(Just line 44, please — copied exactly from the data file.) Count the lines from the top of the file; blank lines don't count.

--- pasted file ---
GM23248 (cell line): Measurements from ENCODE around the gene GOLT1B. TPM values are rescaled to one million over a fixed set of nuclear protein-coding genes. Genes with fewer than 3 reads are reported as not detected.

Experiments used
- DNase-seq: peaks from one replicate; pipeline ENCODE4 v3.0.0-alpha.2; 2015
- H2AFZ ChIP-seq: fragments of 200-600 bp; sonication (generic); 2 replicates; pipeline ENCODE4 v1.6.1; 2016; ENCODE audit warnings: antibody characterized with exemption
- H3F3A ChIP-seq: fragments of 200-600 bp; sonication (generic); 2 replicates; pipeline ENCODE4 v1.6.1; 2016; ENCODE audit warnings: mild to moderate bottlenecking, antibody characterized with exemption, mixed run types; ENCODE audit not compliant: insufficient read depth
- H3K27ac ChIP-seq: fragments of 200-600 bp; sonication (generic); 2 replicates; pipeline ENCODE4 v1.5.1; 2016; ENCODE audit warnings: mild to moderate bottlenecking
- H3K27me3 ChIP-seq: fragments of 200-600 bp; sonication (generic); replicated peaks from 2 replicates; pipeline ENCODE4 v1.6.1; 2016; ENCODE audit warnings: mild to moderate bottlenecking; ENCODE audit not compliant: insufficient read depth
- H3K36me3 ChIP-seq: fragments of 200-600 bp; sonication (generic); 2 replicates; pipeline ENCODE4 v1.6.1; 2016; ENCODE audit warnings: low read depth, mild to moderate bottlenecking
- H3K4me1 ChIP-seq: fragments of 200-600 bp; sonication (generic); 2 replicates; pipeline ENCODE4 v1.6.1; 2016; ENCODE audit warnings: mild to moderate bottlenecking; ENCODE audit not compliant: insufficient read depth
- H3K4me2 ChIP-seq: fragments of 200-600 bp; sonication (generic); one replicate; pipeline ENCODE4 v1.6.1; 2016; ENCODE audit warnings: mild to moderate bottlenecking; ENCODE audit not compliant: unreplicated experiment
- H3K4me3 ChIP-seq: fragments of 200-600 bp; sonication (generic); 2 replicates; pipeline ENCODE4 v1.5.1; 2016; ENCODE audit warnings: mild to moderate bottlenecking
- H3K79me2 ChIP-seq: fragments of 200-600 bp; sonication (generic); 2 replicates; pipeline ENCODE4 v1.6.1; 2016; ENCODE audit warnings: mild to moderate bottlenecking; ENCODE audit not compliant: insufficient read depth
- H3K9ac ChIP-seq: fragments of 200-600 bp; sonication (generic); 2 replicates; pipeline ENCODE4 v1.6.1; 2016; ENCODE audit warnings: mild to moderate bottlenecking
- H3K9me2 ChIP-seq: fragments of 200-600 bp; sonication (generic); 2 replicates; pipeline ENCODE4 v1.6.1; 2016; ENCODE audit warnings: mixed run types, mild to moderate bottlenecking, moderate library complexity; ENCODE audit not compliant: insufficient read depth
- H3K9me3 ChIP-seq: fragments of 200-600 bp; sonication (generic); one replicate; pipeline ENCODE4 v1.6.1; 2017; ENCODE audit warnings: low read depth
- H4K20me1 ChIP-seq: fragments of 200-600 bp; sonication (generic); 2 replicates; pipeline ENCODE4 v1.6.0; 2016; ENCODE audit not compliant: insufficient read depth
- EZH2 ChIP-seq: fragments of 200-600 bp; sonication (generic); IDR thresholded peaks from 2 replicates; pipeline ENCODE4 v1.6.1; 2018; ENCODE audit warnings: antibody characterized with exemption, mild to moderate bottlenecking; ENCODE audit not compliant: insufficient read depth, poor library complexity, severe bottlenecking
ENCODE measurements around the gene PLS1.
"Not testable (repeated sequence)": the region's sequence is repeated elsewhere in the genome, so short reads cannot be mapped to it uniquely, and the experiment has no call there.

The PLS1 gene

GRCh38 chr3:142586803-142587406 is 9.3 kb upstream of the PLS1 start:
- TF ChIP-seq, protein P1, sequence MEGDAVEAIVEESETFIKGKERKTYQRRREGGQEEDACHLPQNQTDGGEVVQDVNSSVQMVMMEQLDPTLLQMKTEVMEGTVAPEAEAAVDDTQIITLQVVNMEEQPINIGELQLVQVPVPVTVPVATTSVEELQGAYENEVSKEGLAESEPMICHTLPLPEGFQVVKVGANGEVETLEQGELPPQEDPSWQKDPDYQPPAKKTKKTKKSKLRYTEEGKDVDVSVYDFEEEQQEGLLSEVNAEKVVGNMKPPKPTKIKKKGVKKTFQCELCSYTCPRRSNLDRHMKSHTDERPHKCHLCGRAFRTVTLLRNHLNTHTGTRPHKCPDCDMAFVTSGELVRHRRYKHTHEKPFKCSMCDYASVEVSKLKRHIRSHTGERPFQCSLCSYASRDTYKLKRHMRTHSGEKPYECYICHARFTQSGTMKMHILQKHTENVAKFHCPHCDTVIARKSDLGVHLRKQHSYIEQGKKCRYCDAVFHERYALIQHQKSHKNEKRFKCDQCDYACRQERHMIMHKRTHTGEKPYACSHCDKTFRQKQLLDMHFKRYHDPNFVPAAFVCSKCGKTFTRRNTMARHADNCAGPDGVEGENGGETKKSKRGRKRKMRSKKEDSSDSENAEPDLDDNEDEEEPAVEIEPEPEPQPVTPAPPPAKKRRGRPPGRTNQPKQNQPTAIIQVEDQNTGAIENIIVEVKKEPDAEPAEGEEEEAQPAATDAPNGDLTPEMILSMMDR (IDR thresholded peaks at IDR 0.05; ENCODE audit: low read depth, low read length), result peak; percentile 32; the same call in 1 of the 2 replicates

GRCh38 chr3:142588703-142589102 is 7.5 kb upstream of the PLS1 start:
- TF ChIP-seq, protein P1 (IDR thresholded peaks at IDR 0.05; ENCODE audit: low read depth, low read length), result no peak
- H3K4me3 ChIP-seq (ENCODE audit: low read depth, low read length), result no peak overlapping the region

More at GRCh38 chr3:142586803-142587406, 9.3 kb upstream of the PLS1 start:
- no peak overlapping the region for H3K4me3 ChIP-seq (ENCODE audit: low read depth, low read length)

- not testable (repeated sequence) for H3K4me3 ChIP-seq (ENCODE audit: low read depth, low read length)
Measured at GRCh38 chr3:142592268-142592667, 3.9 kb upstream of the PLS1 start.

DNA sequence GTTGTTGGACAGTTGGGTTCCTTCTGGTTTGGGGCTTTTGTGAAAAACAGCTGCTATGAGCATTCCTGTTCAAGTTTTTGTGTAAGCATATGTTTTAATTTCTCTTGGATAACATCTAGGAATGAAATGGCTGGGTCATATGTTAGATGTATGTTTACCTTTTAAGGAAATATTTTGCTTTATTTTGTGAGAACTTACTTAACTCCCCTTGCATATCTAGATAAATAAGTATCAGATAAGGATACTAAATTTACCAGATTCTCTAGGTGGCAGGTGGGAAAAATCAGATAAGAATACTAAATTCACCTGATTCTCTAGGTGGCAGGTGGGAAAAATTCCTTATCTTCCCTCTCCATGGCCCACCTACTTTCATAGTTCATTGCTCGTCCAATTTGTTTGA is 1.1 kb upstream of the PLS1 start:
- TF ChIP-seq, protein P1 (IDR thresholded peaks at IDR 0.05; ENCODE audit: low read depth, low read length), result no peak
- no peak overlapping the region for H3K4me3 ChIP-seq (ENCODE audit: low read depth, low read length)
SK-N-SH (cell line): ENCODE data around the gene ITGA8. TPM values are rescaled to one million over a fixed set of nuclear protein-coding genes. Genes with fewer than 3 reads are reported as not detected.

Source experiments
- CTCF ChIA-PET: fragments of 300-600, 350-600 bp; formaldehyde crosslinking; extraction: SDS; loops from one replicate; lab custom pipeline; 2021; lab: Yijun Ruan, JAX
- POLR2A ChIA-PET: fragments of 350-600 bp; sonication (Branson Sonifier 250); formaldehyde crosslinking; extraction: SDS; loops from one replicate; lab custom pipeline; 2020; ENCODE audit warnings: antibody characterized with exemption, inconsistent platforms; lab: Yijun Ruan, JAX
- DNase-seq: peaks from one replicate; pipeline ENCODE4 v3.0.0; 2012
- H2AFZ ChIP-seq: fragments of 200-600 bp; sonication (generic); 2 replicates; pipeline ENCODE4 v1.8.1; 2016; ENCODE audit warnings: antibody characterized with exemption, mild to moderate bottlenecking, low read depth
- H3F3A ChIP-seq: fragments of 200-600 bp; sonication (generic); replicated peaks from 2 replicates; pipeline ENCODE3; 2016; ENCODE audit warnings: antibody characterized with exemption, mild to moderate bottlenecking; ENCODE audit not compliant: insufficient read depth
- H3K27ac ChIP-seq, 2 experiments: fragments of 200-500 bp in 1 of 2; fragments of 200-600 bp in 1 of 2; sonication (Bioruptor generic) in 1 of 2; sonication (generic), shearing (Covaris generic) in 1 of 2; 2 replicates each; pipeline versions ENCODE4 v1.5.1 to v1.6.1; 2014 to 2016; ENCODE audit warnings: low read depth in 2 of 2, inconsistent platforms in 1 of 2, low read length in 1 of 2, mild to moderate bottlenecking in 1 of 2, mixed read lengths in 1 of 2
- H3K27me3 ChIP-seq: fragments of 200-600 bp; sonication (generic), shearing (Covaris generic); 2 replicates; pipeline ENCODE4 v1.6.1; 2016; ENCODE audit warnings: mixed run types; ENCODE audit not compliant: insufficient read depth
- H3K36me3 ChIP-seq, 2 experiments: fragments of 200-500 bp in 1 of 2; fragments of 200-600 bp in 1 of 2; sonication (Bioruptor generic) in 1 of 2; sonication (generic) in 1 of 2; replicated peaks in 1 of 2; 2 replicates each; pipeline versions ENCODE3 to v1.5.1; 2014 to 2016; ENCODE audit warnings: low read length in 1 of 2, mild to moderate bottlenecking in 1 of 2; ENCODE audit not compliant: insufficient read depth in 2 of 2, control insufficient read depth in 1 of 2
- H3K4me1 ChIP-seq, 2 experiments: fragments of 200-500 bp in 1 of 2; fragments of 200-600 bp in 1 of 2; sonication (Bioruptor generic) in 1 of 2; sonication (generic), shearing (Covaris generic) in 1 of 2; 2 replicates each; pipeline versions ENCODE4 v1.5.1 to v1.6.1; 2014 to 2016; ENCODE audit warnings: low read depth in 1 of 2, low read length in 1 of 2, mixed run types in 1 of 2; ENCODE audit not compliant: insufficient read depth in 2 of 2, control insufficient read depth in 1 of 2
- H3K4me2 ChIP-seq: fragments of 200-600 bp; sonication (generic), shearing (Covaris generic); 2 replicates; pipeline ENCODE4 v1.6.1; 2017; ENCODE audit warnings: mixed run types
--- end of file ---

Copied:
- H3K4me2 ChIP-seq: fragments of 200-600 bp; sonication (generic), shearing (Covaris generic); 2 replicates; pipeline ENCODE4 v1.6.1; 2017; ENCODE audit warnings: mixed run types